What answers do McCain’s economic policy have to offer these questions? Well, he also proposes a one-year freeze on most “increases in discretionary spending” while he reviews every federal program, department, and agency… with the exception of spending on the military. Supposedly, the money saved from eliminating earmarks as well as getting rid of unnecessary “discretionary spending” will add up to $100 billion annually, and that is how McCain says he will pay for the lowered business taxes. However, he neglected to address the issue of all the money being spent on the wars in Iraq and Afghanistan, and whether any of that might be categorized as unnecessary “discretionary spending”, or whether we should be spending anything over there in the first place.

An analysis by the Center for American Progress Action Fund, a liberal think tank, estimated that the overall cost of Mr. McCain’s tax cuts would be three times as much as the $100 billion he estimates that he can save. And they questioned whether his programs would really save $100 billion a year.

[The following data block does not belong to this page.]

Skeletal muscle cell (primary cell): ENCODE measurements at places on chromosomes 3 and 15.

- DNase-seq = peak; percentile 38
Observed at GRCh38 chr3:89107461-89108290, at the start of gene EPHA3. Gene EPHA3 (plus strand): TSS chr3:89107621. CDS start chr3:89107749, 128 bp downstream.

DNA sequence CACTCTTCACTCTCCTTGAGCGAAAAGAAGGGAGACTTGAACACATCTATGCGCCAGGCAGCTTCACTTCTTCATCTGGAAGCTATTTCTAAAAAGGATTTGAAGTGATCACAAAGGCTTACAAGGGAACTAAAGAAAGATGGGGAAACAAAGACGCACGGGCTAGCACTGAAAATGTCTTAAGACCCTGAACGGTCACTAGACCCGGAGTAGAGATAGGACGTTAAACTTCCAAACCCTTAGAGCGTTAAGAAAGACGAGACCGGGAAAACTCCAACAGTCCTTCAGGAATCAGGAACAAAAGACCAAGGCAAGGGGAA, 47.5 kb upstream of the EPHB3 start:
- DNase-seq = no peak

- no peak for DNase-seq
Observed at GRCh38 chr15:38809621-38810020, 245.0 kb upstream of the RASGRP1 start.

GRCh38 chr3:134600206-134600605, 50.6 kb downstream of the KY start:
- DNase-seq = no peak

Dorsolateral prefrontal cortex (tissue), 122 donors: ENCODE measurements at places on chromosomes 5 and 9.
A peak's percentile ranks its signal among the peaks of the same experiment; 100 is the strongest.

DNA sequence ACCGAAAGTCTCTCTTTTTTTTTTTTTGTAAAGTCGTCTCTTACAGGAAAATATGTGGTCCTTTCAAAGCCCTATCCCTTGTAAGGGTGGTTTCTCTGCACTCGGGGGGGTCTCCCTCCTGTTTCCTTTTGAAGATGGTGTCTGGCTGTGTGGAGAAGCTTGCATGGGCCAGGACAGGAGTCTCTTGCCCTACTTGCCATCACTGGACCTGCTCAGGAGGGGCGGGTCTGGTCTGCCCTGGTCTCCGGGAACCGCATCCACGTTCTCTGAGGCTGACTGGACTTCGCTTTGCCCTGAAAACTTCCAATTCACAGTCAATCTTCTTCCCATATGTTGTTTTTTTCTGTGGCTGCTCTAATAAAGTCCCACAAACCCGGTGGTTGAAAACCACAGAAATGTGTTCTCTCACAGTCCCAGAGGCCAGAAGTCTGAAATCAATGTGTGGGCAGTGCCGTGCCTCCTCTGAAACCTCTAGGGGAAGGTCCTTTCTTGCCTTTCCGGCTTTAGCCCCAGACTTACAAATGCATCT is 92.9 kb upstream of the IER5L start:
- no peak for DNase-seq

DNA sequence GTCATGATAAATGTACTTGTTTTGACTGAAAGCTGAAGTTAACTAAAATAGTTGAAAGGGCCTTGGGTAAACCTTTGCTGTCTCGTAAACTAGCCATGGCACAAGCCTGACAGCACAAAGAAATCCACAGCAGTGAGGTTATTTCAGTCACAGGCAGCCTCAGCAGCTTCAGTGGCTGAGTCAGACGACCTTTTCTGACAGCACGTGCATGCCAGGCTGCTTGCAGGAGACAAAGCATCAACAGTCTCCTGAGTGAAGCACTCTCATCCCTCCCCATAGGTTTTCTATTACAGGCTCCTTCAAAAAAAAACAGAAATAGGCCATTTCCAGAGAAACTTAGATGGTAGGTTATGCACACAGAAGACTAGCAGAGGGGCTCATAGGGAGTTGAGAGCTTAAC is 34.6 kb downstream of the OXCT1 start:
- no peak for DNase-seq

While I’m not saying anything in support of Obama or Clinton’s economic policies, McCain’s plan seems so shaky that I would think twice before buying into how he’s going to save our country. Personally- especially since this tax-cut-focused speech was given on the day of the deadline for filing taxes- it looks to me like another plan designed for the purpose of politics, and not with sound economic policy in mind.